In the opening scene of “A Thousand Words,” the camera pans through a shattered house. Broken picture frames and furniture occupy the floor. The audience then hears the voice of Eddie Murphy, informing us in a grave tone that he is going to die. At first one might assume that Murphy has gone down the Liam Neeson route and made an action thriller. That thought is quickly diminished, however, as Murphy appears on screen with a piece of duck tape covering his mouth. From there on, “A Thousand Words” is the exact kind of light comedy we were expecting.
Murphy plays Jack McCall, a hotshot book agent who utters more words per minute than Vince Vaughn on speed. His wife is Caroline, played by the lovely Kerry Washington, who wishes to provide a better environment for their son by moving to the suburbs. Jack doesn’t have time to fulfill his wife’s needs though. He’s too busy trying to get a spiritual guru named Dr. Sinja, played by Cliff Curtis, to sell his book. Jack seals the deal, but at a drastic price. A Bodhi tree miraculously grows in Jack’s backyard. With every word he says, another leaf will fall off. Once all the leaves are gone, Jack will be deader than the Truffula Trees in “The Lorax.”
Needless to say, “A Thousand Words” is not the movie to see if you are looking for something completely original. These comedies about flawed men who realize what’s really important in life through supernatural forces are continuously recycled by Hollywood. A short list of examples include “Groundhog Day,” “Bruce Almighty,” “Click,” “Liar, Liar,” and every “Christmas Carol” parody ever made. But that’s beside the point. The question is whether or not “A Thousand Words” is funny despite familiarity? It is, for the most part.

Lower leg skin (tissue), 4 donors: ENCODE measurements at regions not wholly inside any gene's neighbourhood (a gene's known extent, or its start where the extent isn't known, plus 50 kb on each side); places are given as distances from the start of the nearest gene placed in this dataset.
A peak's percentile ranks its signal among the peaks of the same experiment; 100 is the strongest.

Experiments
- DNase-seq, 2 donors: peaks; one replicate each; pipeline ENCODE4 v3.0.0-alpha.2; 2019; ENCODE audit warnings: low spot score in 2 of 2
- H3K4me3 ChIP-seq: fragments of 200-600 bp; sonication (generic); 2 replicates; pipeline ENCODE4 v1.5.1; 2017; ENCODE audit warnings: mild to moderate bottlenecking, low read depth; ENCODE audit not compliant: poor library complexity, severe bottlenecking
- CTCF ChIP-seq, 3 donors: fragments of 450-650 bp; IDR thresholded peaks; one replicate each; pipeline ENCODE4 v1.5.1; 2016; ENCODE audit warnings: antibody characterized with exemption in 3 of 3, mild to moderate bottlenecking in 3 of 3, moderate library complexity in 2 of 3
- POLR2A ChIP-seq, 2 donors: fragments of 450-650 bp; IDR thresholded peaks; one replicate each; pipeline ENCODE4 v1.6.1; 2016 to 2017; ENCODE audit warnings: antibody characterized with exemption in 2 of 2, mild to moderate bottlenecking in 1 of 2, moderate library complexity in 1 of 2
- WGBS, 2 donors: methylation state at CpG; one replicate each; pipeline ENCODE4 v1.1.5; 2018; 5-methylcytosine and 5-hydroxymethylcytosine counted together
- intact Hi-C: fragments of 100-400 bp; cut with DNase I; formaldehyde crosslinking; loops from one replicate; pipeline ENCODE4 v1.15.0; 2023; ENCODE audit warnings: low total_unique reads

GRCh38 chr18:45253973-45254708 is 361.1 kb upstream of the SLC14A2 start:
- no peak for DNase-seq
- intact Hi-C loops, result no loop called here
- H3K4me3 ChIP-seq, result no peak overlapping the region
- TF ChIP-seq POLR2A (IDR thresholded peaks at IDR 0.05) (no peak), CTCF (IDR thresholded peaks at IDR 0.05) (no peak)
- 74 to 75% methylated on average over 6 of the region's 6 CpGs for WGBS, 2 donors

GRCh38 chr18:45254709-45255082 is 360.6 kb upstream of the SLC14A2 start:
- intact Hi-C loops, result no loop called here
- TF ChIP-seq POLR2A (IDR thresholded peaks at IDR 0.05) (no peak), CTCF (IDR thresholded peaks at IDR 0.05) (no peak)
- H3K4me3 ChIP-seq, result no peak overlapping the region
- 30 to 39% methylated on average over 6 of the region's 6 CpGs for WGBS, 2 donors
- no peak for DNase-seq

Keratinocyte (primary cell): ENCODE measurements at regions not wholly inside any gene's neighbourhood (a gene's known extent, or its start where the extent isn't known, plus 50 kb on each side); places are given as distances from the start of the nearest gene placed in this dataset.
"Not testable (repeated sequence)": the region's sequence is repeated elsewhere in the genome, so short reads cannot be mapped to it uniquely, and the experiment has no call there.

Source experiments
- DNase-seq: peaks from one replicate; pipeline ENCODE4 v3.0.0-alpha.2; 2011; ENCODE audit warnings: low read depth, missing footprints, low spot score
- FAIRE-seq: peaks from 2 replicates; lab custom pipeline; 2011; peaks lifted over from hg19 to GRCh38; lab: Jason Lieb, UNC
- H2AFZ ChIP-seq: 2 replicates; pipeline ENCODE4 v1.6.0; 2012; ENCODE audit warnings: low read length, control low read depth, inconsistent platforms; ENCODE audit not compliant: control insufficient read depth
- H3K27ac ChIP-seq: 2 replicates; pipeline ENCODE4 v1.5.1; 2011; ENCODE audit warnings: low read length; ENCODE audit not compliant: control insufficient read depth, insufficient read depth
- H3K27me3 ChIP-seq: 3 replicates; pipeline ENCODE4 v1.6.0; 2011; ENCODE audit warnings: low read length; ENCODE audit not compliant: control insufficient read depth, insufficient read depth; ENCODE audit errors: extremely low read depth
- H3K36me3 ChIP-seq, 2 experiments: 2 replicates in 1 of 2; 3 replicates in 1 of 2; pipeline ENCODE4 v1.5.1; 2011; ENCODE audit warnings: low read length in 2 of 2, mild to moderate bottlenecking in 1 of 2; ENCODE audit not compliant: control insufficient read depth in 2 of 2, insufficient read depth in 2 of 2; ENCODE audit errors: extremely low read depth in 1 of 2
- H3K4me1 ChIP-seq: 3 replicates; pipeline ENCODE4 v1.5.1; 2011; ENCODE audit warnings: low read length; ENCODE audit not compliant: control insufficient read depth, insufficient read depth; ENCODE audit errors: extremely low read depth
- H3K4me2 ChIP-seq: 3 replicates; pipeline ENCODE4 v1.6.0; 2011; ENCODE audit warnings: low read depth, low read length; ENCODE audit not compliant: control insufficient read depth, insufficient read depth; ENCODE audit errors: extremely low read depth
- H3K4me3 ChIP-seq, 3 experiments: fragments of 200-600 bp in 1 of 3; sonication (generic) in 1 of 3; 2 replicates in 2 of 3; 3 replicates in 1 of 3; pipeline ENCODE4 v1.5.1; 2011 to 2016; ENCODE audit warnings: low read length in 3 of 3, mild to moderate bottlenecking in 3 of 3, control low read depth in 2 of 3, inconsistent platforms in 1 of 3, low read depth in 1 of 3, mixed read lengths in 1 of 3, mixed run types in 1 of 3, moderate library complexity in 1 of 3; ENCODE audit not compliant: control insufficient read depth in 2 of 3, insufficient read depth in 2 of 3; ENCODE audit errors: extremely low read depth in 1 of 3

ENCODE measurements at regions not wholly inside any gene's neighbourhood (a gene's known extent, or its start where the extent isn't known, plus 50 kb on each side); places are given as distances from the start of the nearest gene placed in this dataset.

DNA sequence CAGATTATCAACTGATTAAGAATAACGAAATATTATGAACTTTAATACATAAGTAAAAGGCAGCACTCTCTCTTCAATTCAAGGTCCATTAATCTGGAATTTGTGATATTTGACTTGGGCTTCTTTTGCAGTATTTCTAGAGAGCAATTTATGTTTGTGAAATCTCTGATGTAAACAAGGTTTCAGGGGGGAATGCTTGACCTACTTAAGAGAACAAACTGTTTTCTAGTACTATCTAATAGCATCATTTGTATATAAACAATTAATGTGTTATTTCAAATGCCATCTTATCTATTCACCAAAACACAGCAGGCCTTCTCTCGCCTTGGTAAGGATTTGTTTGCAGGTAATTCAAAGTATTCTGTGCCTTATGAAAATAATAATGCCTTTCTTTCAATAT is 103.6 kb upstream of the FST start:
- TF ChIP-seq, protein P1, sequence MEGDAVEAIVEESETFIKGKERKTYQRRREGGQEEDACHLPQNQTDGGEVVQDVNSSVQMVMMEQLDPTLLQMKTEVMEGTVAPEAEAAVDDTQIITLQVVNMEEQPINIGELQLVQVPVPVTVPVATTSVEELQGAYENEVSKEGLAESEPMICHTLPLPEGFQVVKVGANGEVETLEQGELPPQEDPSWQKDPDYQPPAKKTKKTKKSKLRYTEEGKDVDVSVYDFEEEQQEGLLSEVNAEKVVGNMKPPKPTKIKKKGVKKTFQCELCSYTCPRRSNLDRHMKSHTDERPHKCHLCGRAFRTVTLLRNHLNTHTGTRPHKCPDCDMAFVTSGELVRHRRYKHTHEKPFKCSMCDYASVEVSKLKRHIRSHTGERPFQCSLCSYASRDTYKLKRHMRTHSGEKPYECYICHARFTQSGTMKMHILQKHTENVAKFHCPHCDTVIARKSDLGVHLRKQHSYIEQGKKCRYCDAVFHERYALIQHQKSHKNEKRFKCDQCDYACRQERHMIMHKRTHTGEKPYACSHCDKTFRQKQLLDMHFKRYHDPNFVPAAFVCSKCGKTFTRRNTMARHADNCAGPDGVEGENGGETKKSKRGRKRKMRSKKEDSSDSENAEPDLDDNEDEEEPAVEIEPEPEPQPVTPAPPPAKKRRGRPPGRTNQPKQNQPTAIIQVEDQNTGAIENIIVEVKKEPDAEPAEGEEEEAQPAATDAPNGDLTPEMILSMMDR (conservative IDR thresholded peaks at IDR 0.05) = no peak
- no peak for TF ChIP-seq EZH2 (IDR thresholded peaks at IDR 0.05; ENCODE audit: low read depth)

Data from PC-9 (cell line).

The film makes good use of its premise by placing Murphy in several predictable, yet still humorous, circumstances. Big laughs are scored when Murphy attempts to have a conference call using various plush toys around the office and mimes an order at a Starbucks. Clark Duke is additionally quite funny as Murphy’s dorky assistant who has a furry fetish. After the wacky beginning though, the film takes an odd turn and suddenly becomes overly dramatic as Jack deals with his world collapsing. It’s kind of schizophrenic.
There are also a lot of supporting characters that don’t really amount to much. Early on in the movie Jack is at a shrink’s office talking his mouth off. Yet, we never learn why Jack was seeing a psychologist to begin with. Allison Janney is given a fairly standard role as Jack’s boss, who serves little purpose other than to react to her employee’s bizarre behavior. Then there’s Ruby Dee as Jack’s mother who suffers from Alzheimer’s, a disease that’s really starting to get overused in pictures. This is a movie that was obviously reshot and rewritten several times, leaving some holes unfilled and characters underdeveloped.
“A Thousand Words” was directed by Brian Robbins, who featured Murphy in “Norbit” and “Meet Dave.” Those two movies weren’t highlights of Murphy’s career. While “A Thousand Words” is far from Murphy’s finest hour and a half, it is enjoyable, charming, and well intentioned. Murphy himself actually delivers a believable performance as the caffeine-addicted jerk in the film’s first act, the distressed silent man hanging onto his life in the second act, and even the regretful man seeking redemption in the end.
Is the film without fault? Definitely not. But for Murphy’s performance and a few laugh-out loud moments, “A Thousand Words” is solid enough to mildly recommend. Plus when an actor’s body of recent work includes “Imagine That,” “The Haunted Mansion,” and “The Adventures of Pluto Nash,” one can’t help but grade him on a curve.
Ahwatukee native and Desert Vista graduate Nick Spake is a student at Arizona State University. He has been working as a film critic for five years, reviewing movies on his website, NICKPICKSFLICKS.com. Reach him at firstname.lastname@example.org.